Vicarious liability is a common risk for business owners, but that doesn’t mean your bottom line has to suffer; as a result of other people’s mistakes or oversights. Various types of business insurance specifically protect businesses from both direct and vicarious liability costs.
What is Vicarious Liability Insurance
Vicarious liability is a situation in which one party holds partly responsible for the unlawful actions of a third party. The third-party bears its own share of the liability as well. Vicarious liability can arise when one party suppose to be responsible for the third party; but is negligent in carrying out that responsibility and exercising that control.
Understanding Vicarious Liability Insurance
For example, an employer is hold liable for an employee’s illegal actions, such as workplace harassment or discrimination. An employer is also hold liable if an employee negligently, inappropriately operates equipment or machinery; resulting in property damage or personal injury.
Vicarious Liability Insurance Examples
If a construction worker mishandles a crane’s controls and topples the wall of a nearby building; that was not on schedule to be work on, the company in charge of the construction will almost certainly face vicarious liability. If an engineer loses control of a train, and it proceeds down the tracks on its own, the company; that owns and operates the train may be held vicariously liable for any damage or injuries caused by the runaway locomotive.
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Furthermore, in the case of the Exxon Valdez oil spill, Exxon Shipping Company was hold vicariously liable; for a chain of events that resulted in 10.8 million gallons of crude oil spilling into the sea; affecting the shore. Among other things, the company was also held responsible for the captain’s lack of supervision; fatigue among crew members onboard the oil tanker, and the condition of radar equipment that could have prevented; the ship from running aground.
In the case of the Exxon Valdez oil spill, the Exxon Shipping Company came under vicarious liability for the series of events that led to 10.8 million gallons of crude oil spilling into the sea and affecting the shore. Among other factors, the company was hold accountable for lack of supervision on the captain, fatigue among crew members onboard the oil tanker, as well as the condition of radar equipment that might have helped prevent the ship from running aground.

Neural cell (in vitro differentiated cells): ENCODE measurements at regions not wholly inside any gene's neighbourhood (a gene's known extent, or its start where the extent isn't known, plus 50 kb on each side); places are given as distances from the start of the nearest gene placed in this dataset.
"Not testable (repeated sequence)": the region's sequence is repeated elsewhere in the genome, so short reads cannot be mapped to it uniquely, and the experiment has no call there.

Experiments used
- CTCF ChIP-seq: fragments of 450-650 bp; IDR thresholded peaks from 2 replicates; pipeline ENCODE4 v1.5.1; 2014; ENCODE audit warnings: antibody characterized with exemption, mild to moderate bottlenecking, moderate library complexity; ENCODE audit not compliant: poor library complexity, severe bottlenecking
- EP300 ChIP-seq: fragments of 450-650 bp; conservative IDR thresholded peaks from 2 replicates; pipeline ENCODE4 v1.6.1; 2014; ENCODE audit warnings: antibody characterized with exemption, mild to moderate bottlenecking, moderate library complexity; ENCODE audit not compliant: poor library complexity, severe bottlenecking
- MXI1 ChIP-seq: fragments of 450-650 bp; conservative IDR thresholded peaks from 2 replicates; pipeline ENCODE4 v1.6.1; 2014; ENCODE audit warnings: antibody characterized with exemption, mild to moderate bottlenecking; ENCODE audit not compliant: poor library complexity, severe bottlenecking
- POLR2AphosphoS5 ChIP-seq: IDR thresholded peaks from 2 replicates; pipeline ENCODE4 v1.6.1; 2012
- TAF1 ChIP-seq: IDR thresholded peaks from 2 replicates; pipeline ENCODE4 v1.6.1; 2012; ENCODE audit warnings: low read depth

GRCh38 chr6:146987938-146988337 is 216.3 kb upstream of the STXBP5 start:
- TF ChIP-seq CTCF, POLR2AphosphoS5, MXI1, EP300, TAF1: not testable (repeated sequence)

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However, because of the multiple appeals, changing award amount, and the gray area of maritime law rule of a shipowner; being liable for an employee’s actions, this is a complicated example of vicarious liability.
Even if the employer did not commit the unlawful act, the employer is hold liable because; it is hold responsible for its employees’ actions while on the job and is thought to be capable of preventing; limiting any harmful acts committed by its employees. By taking reasonable precautions to prevent illegal behavior, the employer may be able to avoid vicarious liability.
Vicarious Liability Insurance Coverage
You, as a business owner, may be held vicariously liable for the actions of:
To pass liability from an employee to you or your company; the employee must be acting within the scope of their job or professional duties. Even if an employee disregards your instructions, you may hold to shoulder liable for the consequences of their actions (or inaction).
Agents you work with.
The term “agent” refers to anyone who works on someone else’s behalf (the principal). Agents can also be independent contractors or employees with the authority to change or create legal relationships between; the principal and third parties. In most vicarious liability cases involving the agent-principal relationship, both the agent and the principal bear some liability; which means that the person harmed by the wrongdoing can seek compensation from both parties.
One reason some business owners prefer to hire independent contractors is to avoid vicarious liability. While the general rule is that principals (you) are not liable for the work of independent contractors; there are a few instances where vicarious liability can pass up the chain. These include instances where you are negligent; when you hire a contractor to complete tasks that you are also supposed to do yourself by law; and when you hire a contractor to complete work that is inherently dangerous to third parties.
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Exemplifications of Vicarious Liability Insurance Claims in Practice
- On vicarious liability issues, an Oklahoma federal court ruled in favor of a Telephone Consumer Protection Act (TCPA) plaintiff ruling; that NorthStar Alarm Services and Yodel Technologies are liable for calls made on their behalf by a phone lead generator.
- A former publicist for Lettuce Entertain You Enterprises (LEYE), Chicago’s largest restaurant company; claimed she was sexually assaulted by the corporation’s wine director and then retaliated against after reporting it.